Finished! 18″ x 24″, pencil & marker on Bristol. Click for full size. I am so curious, so this is for everyone, not just fellow artists. For the artists, how would you depict cancer and chemotherapy? For all the non-artists, how do you picture things like cancer and chemotherapy? What shape do they take in your head? Prior to getting cancer, I can’t say I ever gave it any thought at all, and I’m not overly sure where the images in The Fight came from, they were just there. After trying to think about it for a bit, seems the main concepts in my head had to do with fluidity and a crackling electricity, mass power out of control.
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Ice Swimmer says
My non-artist answer: I see cancer as a beige, gray or brown growth, ether branching or lemon shaped, with a similar surface texture that a lemon would have. Chemotherapy would be siphoning some nasty-looking liquid down some tubing into a catheter to a vein in the arm.
My sort of amateur artist answer: Cancer in music, I’d make something with both distorted and clean sounds, maybe some Leslie (rotating speaker) or phaser and wah effect with the distorted sounds, but also some peaceful and melancholic parts, maybe even briefly joyous, chaos and order, shifting moods, loud and quiet. For chemotherapy, maybe some raw-sounding or dissonant long notes/chords (a pad on top or below the melody). I’m not sure if I have it in me to make such a piece.
chigau (違う) says
I’ve always thought of cancer not so much as an invasion from outside as
treason from within.
It’s the colour of raw liver.
chigau (違う) says
Chemotherapy is like hiring the Hell’s Angels to do security at a concert.
Daz: Uffish, yet slightly frabjous says
My mind has, not so much a picture of cancer, but an association. When I was little, I found out about an aunt having cancer on the same day we’d learned about Pompeii at school. Both upset me, and it built an association with a person choking on ash.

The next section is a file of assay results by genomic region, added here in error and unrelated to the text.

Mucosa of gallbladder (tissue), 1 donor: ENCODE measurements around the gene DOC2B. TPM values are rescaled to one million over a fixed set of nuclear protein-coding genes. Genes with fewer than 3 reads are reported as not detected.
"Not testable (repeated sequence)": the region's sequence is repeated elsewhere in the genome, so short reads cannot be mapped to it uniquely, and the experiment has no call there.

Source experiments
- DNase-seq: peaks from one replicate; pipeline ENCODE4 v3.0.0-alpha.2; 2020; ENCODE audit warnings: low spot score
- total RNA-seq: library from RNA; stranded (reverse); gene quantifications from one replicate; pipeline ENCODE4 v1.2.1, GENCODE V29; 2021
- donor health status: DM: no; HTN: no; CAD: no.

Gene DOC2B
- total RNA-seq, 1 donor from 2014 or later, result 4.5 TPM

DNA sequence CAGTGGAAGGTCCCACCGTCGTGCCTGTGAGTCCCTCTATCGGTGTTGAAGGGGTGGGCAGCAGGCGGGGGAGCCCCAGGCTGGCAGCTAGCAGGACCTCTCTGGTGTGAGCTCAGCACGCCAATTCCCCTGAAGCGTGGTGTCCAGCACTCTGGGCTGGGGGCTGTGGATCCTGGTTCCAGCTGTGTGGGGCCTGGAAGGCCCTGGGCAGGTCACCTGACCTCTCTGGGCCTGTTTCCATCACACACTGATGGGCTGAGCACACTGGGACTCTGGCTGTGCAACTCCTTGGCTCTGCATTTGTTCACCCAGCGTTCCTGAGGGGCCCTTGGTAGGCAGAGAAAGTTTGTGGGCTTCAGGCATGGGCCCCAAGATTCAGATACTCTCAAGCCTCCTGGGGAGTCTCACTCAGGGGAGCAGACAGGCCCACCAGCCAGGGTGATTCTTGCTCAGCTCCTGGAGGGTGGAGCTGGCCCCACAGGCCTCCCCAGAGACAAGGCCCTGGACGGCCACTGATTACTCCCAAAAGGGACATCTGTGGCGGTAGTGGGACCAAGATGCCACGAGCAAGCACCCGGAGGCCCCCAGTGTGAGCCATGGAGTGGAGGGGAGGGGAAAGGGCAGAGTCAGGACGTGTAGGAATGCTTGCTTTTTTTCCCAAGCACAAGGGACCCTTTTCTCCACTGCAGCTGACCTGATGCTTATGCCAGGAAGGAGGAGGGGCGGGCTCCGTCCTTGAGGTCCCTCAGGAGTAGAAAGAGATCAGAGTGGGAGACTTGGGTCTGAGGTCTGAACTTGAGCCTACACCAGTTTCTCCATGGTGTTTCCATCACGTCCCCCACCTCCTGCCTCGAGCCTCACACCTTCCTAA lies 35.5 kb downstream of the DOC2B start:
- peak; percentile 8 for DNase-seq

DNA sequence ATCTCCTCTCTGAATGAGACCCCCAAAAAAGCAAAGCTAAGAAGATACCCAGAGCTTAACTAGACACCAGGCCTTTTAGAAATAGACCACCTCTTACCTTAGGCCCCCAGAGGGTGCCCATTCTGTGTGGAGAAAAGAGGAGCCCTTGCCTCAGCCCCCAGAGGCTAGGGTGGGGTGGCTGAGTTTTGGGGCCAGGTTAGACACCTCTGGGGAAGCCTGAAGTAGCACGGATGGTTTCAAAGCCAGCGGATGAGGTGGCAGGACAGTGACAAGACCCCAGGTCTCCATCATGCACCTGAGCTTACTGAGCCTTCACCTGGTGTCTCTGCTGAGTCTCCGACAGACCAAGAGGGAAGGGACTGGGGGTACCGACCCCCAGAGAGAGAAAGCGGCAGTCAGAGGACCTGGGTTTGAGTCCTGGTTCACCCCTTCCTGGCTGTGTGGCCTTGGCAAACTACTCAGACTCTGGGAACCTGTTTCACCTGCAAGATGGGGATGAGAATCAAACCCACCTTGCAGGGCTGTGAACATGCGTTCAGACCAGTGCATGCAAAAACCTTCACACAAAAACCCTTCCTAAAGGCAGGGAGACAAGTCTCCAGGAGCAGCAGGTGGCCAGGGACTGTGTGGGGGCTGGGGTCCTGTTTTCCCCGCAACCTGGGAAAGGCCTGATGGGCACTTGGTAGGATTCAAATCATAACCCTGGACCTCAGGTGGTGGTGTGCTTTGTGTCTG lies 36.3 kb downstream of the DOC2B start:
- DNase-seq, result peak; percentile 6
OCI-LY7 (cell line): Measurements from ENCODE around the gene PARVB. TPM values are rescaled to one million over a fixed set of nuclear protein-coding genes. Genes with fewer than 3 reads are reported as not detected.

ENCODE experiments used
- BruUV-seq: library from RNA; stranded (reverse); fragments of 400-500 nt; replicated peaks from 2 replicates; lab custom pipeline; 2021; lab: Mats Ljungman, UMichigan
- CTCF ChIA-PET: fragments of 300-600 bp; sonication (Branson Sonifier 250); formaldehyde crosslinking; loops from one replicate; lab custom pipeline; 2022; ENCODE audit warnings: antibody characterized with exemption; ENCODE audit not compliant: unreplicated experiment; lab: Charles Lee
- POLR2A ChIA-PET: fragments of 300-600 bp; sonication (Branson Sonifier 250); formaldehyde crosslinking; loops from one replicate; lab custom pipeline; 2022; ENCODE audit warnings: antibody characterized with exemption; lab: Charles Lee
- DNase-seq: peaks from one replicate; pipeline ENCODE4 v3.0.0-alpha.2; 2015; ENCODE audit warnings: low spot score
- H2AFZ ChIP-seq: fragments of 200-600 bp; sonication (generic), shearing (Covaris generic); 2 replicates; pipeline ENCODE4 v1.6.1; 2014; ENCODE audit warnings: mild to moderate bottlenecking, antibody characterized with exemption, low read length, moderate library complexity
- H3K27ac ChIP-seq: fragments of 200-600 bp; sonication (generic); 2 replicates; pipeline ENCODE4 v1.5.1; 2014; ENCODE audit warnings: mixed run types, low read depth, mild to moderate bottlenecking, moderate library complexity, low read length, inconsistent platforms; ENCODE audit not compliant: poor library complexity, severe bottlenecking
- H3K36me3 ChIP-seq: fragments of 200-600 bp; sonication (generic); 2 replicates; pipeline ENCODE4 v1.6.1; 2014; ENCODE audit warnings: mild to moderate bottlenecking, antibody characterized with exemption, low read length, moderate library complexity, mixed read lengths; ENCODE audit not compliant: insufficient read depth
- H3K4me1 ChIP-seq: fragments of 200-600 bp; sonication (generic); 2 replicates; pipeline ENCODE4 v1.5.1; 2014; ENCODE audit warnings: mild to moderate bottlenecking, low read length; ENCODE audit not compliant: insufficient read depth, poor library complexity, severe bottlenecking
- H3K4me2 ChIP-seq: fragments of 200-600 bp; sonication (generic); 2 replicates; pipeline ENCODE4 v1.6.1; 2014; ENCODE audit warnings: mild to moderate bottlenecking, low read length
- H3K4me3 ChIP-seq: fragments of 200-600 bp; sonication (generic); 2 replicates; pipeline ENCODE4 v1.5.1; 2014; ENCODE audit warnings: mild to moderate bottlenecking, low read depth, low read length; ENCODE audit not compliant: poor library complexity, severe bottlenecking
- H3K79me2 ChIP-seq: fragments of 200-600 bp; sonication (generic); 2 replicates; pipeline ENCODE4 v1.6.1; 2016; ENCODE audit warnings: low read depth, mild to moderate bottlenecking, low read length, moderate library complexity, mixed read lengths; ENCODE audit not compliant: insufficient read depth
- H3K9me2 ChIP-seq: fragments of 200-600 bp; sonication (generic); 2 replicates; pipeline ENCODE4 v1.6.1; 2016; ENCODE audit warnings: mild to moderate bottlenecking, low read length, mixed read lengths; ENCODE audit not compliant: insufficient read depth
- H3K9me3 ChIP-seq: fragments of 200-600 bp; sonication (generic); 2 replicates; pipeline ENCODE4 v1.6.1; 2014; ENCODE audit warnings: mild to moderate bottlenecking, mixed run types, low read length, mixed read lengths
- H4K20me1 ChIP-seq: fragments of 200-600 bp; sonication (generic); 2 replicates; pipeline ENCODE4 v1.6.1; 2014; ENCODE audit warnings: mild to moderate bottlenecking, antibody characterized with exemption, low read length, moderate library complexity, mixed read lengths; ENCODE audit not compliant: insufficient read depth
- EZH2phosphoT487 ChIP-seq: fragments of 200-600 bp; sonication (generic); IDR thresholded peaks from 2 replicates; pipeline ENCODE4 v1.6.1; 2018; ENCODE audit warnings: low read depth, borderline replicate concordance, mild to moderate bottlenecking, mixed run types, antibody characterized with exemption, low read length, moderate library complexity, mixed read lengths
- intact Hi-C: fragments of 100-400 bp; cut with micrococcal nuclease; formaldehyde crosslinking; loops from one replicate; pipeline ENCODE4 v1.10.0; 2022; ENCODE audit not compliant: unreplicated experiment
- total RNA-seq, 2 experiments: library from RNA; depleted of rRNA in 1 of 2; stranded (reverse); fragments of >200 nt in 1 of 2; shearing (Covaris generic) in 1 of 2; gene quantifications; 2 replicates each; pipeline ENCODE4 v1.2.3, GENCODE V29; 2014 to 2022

Raucous Indignation says
I see cancer on an ultra-structural and organic chemistry basis. Cytoskeletal protrusions creating psuedopodia where there should be none. Zinc finger proteins. Adhesion molecules. Activated genes that should be dormant. Metalloproteinases breaking down extracellular matrix. Unfettered replication due to multiple defects in the DNA. Repair mechanisms that have been knocked out. Typically ineffectual response by the immune cells responsible for surveillance. Pull back to light microscope level and there are nests of cells with multiple different clones of cancer cells. Somewhere in there are the progenitor cancer stem cells. Pull back further and you can see tumors with cross sectional imaging and the naked eye. Pull back further and there are the people. The people you care for and care about.
Marcus Ranum says
I always picture cancer as this death-casting I did of a hand. The dead man’s wife asked me to do a memento of him, and the whole thing was very strange; I found myself in the house of the dead at around midnight, with the corpse -- the mortician in charge was very helpful, gracious, careful, and gentle. He didn’t ask why she’d asked me to do the casting, he just nodded and said “I’ll help you.” It was hard to mold and demold a dead hand, because you can’t really position the arms very well; I improvised and emptied a tissue paper box, cut a hole for his hand, jammed paper around the hole to semi-seal it -- it felt wrong to use gaffer tape on his skin even though I knew he didn’t care. My first mold failed; my hands shook when I was breaking apart the alginate. So I did another and used silicone directly on him, painting it on and thickening it with paper towels. The mortician asked, seriously, “are you sure you know what you’re doing?” and I lied, “yeah, we do this all the time, it’s ‘plan B'”